Here I am, seated at a terrace table on a sunny Friday afternoon with a friend who frequents the New York version. ....and perusing a ladies-who-lunch menu. Lots of salads, a $32 club sandwich (that's outrageous) , the usual salmon and grilled tuna dishes, and a burger I know I will have to try. At the end of the day, our consensus is that they are using topnotch ingredients and falling flat in the area of seasoning.My friend is a deeply-experienced restaurant maven, and he offered that the lack of strong seasonings in most dishes was a deliberate effort to please the finicky palates of the female customers who make up most of the clientele. I found myself adding sprinkles of salt and pepper to most dishes, and asking for olive oil and lemon also.
We ordered The Freds Beyond Organic Omelette of Day, with salad ($21) asking for it soft; came out well-done but the cheese and heebs were fine, needed a dash of salt and pepper. The Grass-fed Angus Beef Burger ($22.50) was ordered rare, and boy, was that my mistake. It came out grilled on the outside and very rare on the inside. Yet the quality of the beef was superb, the bun was good although it could have used a bit more toasting, and I wish they had just added slice of Americn cheese to make it a perfect cheeseburger. I would order this again in a minute, this time medium rare and ask for the cheese. As I told the manager, the Belgian pommes frites with it were in need of about 30 seconds more in the fryer to achieve a crispnesss they didn't have. The Pan-seared Wild Salmon ($30) we ordered pink-and-rarish never came and we were not charged for it. Most outrageous was the $32 Beverly Hills Club Sandwich, supposed to have chunks of shrimp, crab and avocado with bacon, lettuce, tomato and garlic mayo on seven-grain bread, served with homemade potato chips. The bread was three slices of average toast, the ingrediends were skimpy and I looked in vain for the garlic mayo. There is no garlic in this restaurant anywhere, as was testified to in our next dish,Linguini alla Vongele ($25). The thick pasta strands were well cooked, not al dente, but the sauce was bland to non-existent. This robust dish calls for lots of garlic sauteed in olive oil, with a touch of tomato, which it had. Yet again, the baby clams in it were fresh and plentiful, the dish worked when I asked fo a cup of olive oil and added it. (Took the remnants home for a fiene dinner., where I added some garlic cloves.) The othr pasta dishes include: Rigatoni with heirloom tomatoes and basil ($21), and a Vegan Bolognaise ($24) which is an anomaly, a 'Bolognese' means it has a thick meat sauce; this one had whole wheat penne, a slowly-simmered twelve-vegetable sauce. Perfect for this audience. Yet to be tried (and it will be) is the Freds Spaghetti ($24), with shiitake mushrooms, asparagus, sun-dried tomatoes and pesto sauce. Another note: like the bread, if you offer 'home-made chips,' they should be served warm.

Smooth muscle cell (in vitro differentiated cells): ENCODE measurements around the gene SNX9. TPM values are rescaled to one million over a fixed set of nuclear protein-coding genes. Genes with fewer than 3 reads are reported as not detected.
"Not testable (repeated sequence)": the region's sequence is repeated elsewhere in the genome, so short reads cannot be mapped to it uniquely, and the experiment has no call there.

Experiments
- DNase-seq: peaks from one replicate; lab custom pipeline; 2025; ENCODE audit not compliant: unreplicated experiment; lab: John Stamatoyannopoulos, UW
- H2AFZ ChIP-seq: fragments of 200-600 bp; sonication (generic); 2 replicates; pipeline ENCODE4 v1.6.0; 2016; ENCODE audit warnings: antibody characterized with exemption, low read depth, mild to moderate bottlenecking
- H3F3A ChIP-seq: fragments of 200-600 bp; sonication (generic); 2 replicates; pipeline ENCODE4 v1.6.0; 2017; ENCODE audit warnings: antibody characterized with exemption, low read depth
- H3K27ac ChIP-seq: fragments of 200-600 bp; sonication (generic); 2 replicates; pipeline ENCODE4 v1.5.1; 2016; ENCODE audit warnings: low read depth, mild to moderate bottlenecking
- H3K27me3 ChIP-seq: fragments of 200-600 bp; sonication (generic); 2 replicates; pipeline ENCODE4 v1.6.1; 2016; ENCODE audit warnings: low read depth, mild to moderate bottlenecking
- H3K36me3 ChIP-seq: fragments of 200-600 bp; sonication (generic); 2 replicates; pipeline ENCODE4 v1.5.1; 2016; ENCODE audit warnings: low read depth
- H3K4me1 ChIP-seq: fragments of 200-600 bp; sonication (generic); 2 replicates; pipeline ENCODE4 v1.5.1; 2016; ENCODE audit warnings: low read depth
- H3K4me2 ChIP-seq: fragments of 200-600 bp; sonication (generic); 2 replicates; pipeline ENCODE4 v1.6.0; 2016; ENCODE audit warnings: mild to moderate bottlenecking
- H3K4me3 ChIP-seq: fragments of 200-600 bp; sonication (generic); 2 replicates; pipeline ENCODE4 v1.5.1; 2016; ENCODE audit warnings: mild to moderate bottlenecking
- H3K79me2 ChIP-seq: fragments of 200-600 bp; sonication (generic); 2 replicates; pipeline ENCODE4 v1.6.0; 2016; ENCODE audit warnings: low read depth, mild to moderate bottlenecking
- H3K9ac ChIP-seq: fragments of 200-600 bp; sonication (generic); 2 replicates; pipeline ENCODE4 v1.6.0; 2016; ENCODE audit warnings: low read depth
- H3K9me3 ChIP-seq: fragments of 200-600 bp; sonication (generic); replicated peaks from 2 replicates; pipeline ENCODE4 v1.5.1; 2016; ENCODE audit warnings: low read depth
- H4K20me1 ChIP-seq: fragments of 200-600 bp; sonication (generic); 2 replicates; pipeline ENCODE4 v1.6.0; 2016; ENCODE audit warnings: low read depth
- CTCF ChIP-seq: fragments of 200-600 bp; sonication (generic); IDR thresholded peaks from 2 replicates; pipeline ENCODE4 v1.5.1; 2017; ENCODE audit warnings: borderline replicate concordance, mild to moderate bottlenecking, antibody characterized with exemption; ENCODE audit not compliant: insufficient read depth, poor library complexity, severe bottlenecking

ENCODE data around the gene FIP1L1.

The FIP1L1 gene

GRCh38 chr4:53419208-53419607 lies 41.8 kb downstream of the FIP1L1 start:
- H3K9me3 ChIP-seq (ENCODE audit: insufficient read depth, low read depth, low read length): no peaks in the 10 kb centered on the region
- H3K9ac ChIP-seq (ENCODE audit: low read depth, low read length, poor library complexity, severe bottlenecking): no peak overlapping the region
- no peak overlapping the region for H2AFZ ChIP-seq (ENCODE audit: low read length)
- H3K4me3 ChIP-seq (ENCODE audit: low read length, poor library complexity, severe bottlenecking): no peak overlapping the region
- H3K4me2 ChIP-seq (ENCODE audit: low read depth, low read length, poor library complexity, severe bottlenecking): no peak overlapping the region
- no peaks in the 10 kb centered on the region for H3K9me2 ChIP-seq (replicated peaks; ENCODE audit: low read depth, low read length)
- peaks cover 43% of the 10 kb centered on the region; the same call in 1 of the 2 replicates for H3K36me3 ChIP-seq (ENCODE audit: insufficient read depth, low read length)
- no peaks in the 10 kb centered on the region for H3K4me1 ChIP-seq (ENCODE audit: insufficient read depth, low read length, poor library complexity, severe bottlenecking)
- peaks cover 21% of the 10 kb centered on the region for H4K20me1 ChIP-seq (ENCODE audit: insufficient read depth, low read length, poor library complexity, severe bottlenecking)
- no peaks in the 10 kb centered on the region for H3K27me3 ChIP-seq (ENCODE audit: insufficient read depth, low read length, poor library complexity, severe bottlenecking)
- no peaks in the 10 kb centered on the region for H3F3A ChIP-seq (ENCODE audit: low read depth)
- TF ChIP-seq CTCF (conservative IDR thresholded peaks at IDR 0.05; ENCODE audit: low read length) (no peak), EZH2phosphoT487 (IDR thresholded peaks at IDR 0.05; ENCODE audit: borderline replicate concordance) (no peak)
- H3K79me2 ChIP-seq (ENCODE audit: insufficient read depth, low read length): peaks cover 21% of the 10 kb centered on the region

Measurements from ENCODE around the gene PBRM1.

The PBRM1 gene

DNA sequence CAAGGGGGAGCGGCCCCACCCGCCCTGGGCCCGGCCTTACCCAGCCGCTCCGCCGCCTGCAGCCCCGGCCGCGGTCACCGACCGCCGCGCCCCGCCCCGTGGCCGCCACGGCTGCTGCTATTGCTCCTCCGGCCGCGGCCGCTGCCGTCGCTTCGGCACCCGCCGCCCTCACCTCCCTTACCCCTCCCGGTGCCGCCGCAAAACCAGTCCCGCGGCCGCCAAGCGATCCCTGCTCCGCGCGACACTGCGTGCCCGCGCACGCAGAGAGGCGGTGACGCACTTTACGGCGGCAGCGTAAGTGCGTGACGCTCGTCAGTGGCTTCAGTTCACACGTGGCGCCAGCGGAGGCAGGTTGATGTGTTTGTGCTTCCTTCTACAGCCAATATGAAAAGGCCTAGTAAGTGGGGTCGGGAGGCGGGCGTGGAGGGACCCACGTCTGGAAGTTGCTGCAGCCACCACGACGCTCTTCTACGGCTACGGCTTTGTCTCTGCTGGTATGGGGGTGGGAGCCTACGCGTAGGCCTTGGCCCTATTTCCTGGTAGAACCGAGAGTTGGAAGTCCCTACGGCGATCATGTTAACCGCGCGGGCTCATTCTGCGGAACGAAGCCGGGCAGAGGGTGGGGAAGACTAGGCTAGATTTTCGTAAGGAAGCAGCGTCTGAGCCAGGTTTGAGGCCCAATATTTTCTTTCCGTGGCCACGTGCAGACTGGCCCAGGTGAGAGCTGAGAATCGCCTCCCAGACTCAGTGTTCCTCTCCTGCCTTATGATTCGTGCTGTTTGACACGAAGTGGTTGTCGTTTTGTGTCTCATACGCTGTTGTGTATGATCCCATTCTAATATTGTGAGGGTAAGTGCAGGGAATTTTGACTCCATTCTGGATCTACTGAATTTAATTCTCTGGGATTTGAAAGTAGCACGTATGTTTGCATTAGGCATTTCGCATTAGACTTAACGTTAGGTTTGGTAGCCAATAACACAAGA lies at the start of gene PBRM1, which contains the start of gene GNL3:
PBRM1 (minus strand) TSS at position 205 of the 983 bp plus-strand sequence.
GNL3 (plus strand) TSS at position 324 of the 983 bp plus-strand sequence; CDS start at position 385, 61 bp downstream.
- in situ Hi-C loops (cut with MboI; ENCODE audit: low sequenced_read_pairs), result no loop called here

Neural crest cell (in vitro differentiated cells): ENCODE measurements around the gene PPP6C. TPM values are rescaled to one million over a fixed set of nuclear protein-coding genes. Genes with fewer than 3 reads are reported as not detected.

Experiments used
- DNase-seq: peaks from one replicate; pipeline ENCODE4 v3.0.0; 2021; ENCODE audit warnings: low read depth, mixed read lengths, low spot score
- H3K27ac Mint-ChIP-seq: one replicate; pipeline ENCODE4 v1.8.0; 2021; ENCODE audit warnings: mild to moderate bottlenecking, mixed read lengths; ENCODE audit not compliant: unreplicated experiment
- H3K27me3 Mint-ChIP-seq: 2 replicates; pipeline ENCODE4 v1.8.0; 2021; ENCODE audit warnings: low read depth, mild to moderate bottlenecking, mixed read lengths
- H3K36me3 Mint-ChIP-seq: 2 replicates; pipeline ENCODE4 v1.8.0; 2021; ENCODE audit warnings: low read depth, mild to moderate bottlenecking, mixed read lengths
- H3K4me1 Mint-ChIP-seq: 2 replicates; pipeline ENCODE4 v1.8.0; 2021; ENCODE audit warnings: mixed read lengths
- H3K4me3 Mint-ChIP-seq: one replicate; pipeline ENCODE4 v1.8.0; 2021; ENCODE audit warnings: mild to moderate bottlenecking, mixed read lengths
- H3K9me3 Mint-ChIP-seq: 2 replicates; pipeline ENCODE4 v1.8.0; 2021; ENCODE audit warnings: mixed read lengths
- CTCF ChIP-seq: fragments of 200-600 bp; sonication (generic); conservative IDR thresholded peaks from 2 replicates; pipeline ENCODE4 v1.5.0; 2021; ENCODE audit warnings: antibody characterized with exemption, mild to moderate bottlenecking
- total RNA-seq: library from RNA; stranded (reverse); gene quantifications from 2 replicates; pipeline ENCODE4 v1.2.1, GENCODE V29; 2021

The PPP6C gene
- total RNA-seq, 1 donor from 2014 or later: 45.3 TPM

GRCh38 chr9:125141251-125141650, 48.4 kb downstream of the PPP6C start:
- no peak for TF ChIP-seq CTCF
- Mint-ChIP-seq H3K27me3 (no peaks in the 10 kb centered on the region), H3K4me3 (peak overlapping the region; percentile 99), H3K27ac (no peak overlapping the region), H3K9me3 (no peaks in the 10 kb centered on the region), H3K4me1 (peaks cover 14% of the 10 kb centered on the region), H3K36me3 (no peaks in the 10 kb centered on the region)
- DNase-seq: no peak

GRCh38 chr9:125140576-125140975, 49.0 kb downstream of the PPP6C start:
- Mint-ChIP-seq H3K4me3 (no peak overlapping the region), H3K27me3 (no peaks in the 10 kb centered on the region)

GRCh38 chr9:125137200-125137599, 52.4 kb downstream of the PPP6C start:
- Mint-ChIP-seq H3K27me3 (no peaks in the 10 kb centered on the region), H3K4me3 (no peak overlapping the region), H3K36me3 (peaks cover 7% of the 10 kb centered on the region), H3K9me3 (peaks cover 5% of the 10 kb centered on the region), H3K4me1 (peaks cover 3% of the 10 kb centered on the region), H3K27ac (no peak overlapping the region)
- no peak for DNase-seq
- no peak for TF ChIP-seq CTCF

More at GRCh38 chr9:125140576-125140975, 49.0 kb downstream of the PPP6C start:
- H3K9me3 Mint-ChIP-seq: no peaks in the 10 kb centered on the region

A neighbor had ordered the Emilia Romagna Pizza ($24.50), and offered us a slice....a white pizza with mozzarella, Parmesan and Pecorino cheeses which - according to the server - had been drizzled with12-year old aceto balsamico vinegar. Good thin crust, rather bland. My companion had ordered the same salad he always got in New York, Mark's Madison Avenue Salad ($27), a chopped salad with a dozen vegetables and local greens, topped with imported Italian tuna. Exercising my usual skepticism, I tasted the canned tuna on top and questioned whether it was really imported Italian 'cause I didn't taste any olive oil in the mix, but my companion begged to differ and I deferred to his superior wisdom.
The best of my meal, and perhaps one of the best desserts I have tasted in many months, a tiny plate of just-baked churros served with a cup of hot chocolate sauce. Ethereal, the small bites suffused with good cinnamon...I liked this so much I asked my waitperson if the baker was Mexican; he checked and told me she was. There was a fine Chocolate Profiterole, which a woman in the elevator going down raved about. Coffee was a fair-traded blend; I think Ethiopian, served with a French press. Good stuff.
As I said, the whole experience was interesting and surreal. Medium-expensive dishes, the kitchen faltering on some requests as to preparation...the spicing of the dishes was timid, and yet the place was packed. I don't envy Florence in having to meet the mad rush for reservations every day, and yes, I will return here for an early dinner after Thanksgiving to see what has evolved. FREDS AT BARNEYS NEW YORK is a phenomenon a thrilling view with decent bland food thrown in.